Student loan forgiveness application beta test: Where can I apply?

The Department of Education began accepting applications for student loan forgiveness on Friday through the “beta launch” version of the form.

WASHINGTON – The U.S. Department of Education has begun accepting President Joe Biden’s application for student loan forgiveness — a plan to help 43 million Americans qualify for the least amount of debt relief.

The Department of Education received more than 8 million applications over the weekend during beta launch testing of the portal, Biden said in a press conference Monday afternoon.

Borrowers were notified late Friday that an early, “beta launch” version of a new online form was made available as the department searched for and fixed any glitches. The agency said applications submitted during the pilot period will be processed once the official form is made public.

“This beta phase will allow the team to monitor the site’s performance through real-world usage, test the site before launching the official app, fine-tune processes, and detect any irregularities.” any possible errors prior to the official launch,” the department said in a statement.

The department says on its website that an “on and off” prototype will be available during the initial rollout. The official form is expected to be made public later this month, and regulatory officials are already preparing for the massive web traffic.

Biden’s plan calls for a $10,000 federal student debt forgiveness for those earning less than $125,000 a year, or households earning less than $250,000 a year. Those who received the federal Pell Grant to attend college are eligible for an additional $10,000.

The plan makes 20 million eligible for a full write-off of their federal student debt.

The department did not immediately say Monday how many apps it has made available through the beta launch. Thousands of people have used social media to share the application form, with many saying they submitted their application without any difficulty.

The Biden administration has advertised it as a “simple, straightforward” app. It requires the borrower’s name, Social Security number, contact information, and date of birth. It does not ask for income information but requires users to tick a box to confirm that they qualify under the program’s income limits.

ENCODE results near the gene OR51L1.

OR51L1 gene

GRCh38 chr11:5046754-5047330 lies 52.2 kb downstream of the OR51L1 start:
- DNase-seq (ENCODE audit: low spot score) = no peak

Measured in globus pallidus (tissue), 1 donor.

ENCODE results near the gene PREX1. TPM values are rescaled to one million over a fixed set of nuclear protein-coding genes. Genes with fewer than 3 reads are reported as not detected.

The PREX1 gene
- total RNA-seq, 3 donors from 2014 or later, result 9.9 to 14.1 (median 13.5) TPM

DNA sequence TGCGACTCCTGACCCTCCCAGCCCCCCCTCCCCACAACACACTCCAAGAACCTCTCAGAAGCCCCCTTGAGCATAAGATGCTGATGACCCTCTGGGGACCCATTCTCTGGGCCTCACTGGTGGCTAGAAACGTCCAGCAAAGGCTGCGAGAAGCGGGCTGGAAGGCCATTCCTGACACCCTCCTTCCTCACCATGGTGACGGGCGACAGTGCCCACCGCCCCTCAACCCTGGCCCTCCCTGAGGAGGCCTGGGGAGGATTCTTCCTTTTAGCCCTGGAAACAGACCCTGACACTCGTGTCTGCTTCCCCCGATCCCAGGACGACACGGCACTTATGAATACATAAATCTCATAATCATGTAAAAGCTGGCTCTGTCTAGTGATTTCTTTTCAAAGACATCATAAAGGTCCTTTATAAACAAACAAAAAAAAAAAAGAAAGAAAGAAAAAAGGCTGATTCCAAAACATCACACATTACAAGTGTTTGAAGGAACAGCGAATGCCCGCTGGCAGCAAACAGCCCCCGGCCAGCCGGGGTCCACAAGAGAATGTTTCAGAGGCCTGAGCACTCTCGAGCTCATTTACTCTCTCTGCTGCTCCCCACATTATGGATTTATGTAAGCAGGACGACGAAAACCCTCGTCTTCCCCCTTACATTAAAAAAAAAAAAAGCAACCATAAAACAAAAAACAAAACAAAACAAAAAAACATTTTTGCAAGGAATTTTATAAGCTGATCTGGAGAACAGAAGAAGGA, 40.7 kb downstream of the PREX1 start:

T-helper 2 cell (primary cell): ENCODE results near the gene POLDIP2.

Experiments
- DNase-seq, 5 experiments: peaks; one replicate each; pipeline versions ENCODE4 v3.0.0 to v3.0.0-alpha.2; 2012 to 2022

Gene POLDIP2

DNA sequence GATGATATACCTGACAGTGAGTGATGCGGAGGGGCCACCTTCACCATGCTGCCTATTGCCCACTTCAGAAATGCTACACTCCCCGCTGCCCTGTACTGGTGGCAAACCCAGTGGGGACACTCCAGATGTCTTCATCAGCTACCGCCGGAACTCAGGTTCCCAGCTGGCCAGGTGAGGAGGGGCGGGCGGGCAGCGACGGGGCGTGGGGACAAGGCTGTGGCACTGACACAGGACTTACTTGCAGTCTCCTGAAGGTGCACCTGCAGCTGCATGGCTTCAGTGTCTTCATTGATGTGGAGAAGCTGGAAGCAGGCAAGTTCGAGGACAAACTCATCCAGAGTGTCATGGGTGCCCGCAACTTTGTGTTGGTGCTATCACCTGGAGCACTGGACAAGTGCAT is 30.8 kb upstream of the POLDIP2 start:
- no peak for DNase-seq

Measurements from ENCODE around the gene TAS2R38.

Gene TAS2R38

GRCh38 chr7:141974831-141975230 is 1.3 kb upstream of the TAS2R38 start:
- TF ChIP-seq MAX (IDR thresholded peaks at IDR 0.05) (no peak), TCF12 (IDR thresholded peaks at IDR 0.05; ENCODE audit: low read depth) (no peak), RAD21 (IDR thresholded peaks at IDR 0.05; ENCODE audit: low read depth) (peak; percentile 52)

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That information will be checked against Department of Education records to help identify applicants who are likely to exceed the income limit, the administration said. Those people will be asked to provide additional information to prove their income.

An estimated 1 million to 5 million people will be asked to provide that additional documentation, the Education Department said in a recent submission to the White House Office of Management and Budget.

Form creation and processing is estimated to cost close to $100 million, a figure that angers advocates, who see the app as an unnecessary roadblock. The form is intended to help rule out about 5 percent of borrowers over the income limit, but advocates say it could also deter some lower-income Americans from needing relief.

Officials said once the Department of Education begins processing applications, borrowers will have their debt forgiven within four to six weeks. Most applications filed in mid-November will be processed by January 1, the date federal student loan payments are set to resume after a pause during the pandemic.

Borrowers will be able to apply until the end of 2023.

The Biden administration is pushing to cancel the debt even as it faces a growing number of legal challenges. Six Republican-led states are suing to block the plan, saying it exceeds Biden’s authority and will result in financial damage to student loan services, who are hired to manage. federal student loans and interest income.

A federal judge in St. Louis is currently weighing state requests for a moratorium on the plan. In court documents, the Department of Education has stated it will not complete the cancellation of the debt by October 23.

Biden promised to pursue widespread student debt relief as a presidential candidate, but the matter has spent more than a year of internal deliberation amid questions about its legitimacy. His plan sparked fierce debate ahead of the midterm elections, with Republicans and some Democrats arguing it was an unfair turn of events for college graduates. learn.

RELATED: No Student Debt Relief Coming Before October 23, White House Says Student loan forgiveness application beta test: Where can I apply?

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